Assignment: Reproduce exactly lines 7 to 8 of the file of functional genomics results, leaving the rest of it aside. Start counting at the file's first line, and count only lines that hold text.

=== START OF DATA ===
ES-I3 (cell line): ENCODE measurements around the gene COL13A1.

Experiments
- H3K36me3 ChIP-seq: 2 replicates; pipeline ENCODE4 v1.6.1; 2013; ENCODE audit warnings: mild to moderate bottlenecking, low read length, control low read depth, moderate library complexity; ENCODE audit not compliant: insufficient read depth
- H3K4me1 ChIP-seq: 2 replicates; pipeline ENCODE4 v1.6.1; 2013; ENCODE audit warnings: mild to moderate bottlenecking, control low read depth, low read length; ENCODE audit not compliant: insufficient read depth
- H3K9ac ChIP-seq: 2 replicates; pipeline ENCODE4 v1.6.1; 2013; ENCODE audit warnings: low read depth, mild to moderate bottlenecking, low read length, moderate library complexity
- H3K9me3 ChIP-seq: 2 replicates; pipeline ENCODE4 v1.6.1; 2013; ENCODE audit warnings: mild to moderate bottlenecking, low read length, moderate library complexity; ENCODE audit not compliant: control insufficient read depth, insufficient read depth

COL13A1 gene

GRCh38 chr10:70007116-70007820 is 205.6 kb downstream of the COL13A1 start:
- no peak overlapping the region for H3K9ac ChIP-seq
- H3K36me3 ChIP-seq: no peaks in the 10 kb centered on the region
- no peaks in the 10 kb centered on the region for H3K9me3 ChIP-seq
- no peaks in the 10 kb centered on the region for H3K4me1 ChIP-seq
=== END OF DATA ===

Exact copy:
COL13A1 gene

GRCh38 chr10:70007116-70007820 is 205.6 kb downstream of the COL13A1 start: